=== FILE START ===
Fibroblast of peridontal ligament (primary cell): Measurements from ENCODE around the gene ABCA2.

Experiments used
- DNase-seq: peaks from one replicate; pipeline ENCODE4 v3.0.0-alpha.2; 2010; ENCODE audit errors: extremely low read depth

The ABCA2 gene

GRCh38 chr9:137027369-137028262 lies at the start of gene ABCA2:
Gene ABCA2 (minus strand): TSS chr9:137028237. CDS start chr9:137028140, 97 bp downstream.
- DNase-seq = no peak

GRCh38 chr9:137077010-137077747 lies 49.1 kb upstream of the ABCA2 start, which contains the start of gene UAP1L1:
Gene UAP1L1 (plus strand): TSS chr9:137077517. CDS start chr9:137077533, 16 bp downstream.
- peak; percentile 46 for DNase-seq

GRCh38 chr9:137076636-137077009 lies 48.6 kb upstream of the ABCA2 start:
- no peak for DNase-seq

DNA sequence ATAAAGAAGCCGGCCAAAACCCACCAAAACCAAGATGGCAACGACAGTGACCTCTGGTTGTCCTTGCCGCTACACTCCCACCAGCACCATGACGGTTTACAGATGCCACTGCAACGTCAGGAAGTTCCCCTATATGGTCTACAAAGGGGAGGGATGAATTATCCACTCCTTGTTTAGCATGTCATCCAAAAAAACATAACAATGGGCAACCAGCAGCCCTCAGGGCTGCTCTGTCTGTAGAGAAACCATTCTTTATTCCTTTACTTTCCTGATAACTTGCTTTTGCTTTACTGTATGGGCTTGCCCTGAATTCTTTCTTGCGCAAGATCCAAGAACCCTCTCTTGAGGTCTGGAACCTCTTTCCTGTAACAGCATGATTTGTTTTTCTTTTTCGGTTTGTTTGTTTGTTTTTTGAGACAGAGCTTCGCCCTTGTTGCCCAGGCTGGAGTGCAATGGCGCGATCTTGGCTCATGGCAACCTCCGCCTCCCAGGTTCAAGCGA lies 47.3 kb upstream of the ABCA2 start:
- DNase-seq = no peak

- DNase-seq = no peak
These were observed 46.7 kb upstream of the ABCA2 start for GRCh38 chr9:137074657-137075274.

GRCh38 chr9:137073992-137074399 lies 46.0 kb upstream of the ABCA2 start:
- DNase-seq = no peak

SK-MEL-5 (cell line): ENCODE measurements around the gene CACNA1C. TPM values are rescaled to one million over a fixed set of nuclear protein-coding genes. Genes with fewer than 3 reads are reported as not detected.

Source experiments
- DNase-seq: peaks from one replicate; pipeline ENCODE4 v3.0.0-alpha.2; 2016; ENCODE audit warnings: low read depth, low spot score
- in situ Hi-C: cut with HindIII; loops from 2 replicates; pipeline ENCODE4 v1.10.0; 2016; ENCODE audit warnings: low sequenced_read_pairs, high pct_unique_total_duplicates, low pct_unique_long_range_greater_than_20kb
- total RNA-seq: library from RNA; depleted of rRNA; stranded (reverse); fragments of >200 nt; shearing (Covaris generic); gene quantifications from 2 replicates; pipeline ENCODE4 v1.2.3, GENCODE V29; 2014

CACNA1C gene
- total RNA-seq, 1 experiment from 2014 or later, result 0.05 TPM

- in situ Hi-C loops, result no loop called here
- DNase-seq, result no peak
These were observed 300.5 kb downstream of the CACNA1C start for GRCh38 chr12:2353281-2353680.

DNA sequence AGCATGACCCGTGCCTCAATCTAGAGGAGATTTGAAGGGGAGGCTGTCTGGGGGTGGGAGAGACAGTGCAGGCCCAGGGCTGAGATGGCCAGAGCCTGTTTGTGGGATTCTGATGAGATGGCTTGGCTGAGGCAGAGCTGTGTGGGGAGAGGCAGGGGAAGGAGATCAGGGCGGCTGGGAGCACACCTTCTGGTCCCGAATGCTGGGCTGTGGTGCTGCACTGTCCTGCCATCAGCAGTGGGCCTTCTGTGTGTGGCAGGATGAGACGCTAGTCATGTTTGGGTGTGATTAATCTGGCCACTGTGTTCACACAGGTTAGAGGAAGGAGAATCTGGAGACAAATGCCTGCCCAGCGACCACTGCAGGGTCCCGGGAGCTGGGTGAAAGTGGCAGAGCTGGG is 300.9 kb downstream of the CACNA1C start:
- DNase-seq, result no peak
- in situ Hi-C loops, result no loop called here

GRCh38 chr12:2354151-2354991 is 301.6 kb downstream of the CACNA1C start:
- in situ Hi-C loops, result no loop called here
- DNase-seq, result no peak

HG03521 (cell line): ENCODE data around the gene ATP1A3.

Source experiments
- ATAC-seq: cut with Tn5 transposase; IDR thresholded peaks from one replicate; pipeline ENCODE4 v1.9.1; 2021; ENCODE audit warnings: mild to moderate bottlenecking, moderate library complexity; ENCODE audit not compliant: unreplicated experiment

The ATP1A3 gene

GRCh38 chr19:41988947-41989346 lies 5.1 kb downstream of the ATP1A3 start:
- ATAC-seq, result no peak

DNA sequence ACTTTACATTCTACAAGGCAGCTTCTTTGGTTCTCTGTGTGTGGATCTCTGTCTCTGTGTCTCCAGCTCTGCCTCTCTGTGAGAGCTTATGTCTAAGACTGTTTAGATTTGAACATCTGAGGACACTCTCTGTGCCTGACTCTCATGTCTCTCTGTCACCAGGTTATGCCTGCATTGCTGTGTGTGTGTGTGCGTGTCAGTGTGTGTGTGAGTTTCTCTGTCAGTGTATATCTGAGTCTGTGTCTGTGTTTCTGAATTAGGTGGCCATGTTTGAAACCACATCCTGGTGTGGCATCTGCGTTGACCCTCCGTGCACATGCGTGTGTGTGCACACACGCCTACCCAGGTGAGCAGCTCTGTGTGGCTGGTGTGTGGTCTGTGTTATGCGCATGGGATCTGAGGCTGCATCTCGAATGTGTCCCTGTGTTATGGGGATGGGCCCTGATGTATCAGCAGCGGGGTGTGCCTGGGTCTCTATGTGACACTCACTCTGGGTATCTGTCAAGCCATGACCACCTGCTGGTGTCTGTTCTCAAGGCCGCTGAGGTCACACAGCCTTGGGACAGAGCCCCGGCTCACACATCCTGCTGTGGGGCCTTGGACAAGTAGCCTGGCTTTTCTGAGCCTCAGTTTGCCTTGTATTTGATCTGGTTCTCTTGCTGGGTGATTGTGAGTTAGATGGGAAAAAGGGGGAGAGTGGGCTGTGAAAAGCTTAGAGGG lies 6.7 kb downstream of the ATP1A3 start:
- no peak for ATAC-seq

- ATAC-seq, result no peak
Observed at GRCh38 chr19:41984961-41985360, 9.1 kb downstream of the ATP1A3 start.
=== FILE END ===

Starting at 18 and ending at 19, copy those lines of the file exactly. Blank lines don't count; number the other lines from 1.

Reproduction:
- DNase-seq = no peak

SK-MEL-5 (cell line): ENCODE measurements around the gene CACNA1C. TPM values are rescaled to one million over a fixed set of nuclear protein-coding genes. Genes with fewer than 3 reads are reported as not detected.